Russia’s Asian Alliances Have Security Consequences, NATO Chief Warns

By John Irish

 – North Korea and Iran‘s military support to Russia has serious global security consequences that the 32-member NATO alliance cannot ignore, Secretary General Jens Stoltenberg said on Wednesday.

Pyongyang has transferred ballistic missiles and other weapons to Russia, while Iran has also provided Moscow with the supply of Shahed drones, frequently used to attack Ukrainian infrastructure.

In return, Russia has provided technology and supplies that help their own missile and nuclear capabilities.

Western powers are increasingly concerned Tehran could soon also transfer ballistic missiles to Russia.

“Russia’s friends in Asia are vital for continuing this war of aggression,” Stoltenberg said as ministers met in Brussels.

IRGC Officers, Russian Representatives, NATO Members Meet in Tehran

China was also “propping up Russia’s war economy,” he said.

“This has regional and global security consequences,” Stoltenberg said, adding that the ministers would discuss how to handle the issue.

In February, Reuters reported that Iran has provided Russia with a large number of powerful surface-to-surface ballistic missiles, citing six sources, in a sign of deepening military ties between the two U.S.-sanctioned countries.

While Washington and other Western officials have repeatedly warned Iran against providing such weaponry to Russia, they have not confirmed that Moscow has taken delivery of the missiles.

Both the G7 and the European Council have said that such a step would lead to major consequences in its relations with Tehran and said third parties who provide weapons could also face further measures.

European diplomats have said potential measures on Iran could include targeting Iran Air, banks in Europe and even the possibility of reimposing UN Security Council sanctions as part of a nuclear agreement between Iran and world powers.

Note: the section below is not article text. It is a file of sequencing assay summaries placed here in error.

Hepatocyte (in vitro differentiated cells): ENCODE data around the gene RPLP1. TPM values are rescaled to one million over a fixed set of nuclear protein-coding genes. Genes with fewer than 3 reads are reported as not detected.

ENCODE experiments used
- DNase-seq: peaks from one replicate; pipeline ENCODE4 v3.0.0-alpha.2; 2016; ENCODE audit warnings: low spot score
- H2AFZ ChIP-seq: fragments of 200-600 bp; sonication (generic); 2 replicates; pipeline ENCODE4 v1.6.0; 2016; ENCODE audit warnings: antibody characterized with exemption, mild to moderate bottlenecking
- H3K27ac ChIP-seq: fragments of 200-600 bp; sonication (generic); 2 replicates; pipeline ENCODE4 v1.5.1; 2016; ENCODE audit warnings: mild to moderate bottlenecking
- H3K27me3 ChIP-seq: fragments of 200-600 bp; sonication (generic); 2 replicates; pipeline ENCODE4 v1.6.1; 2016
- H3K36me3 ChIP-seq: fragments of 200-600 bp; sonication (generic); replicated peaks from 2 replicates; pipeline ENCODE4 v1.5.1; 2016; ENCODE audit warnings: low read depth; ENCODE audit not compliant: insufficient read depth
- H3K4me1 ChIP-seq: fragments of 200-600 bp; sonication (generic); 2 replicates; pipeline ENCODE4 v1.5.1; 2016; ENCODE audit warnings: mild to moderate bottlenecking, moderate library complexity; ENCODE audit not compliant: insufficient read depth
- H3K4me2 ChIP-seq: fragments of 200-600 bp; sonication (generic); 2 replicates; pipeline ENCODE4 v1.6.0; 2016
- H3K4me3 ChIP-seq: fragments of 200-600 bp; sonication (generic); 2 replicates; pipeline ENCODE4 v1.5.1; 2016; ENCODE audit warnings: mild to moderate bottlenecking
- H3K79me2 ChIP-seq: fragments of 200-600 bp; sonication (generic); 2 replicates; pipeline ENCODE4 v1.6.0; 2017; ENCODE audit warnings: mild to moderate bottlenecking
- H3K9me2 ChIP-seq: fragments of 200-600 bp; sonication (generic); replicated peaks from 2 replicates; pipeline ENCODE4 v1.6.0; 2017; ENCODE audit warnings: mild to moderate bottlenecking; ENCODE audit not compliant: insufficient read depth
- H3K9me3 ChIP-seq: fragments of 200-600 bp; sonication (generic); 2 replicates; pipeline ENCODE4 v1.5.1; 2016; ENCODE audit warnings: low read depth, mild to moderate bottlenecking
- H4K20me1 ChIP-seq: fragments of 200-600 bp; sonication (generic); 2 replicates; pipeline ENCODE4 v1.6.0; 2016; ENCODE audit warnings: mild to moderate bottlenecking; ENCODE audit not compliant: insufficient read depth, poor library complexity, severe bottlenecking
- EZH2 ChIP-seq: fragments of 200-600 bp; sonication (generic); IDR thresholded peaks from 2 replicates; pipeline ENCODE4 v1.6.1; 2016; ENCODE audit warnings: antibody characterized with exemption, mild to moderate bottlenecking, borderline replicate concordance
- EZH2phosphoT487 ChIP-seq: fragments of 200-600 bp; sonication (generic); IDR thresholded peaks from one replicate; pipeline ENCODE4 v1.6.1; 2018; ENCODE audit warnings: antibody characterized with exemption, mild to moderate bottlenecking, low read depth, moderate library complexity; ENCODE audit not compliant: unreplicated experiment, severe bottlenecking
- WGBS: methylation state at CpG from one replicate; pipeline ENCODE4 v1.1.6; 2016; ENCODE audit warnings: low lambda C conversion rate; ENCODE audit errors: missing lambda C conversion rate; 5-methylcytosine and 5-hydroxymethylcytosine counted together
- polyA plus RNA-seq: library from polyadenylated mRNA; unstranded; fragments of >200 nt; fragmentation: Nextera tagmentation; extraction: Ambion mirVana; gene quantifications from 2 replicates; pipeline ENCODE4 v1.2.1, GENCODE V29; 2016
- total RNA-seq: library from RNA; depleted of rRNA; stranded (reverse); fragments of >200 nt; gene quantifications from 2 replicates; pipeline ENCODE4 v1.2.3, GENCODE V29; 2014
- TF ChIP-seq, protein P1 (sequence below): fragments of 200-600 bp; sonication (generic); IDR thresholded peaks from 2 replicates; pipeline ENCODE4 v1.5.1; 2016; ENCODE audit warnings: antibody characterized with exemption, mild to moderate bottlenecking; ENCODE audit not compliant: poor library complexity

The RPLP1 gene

According to five European diplomats, the foreign ministers of France, Germany, Netherlands, the Baltic States, Czech Republic, Denmark and Romania sent a letter on Feb. 19 to EU foreign policy chief Josep Borrell asking for new EU-wide sanctions on Iran.

The new measures would be two-pronged. Further sanctions would target Iran‘s support of Russia, but there would also be new measures focused on Iranian individuals and companies that arm, finance and train proxies in the Middle East as well as possible sanctions on the groups themselves, the diplomats said.

Initial discussions have taken place at EU level, but some of the 27-member states remain opposed.

According to the diplomats, Borrell responded cautiously to the ministers saying there was an existing legal basis for measures against Islamist militant group Hamas.

He also warned that any new sanctions should be carefully considered to ensure they were legally sound, but also avoided harming its activities in the region, notably over Iran‘s nuclear programme, for which the EU is a facilitator.

“There is a rather clear triangle with Russia, Iran and North Korea. Both Iran and North Korea supplying weapons and ammunition to Russia, which is then using these weapons and ammunition to try to destroy Ukraine. So that is a very real cooperation, which is a great concern to everyone” Latvia’s Foreign Minister Krisjanis Karins.

(Reporting by John Irish, Editing by Alexandra Hudson)

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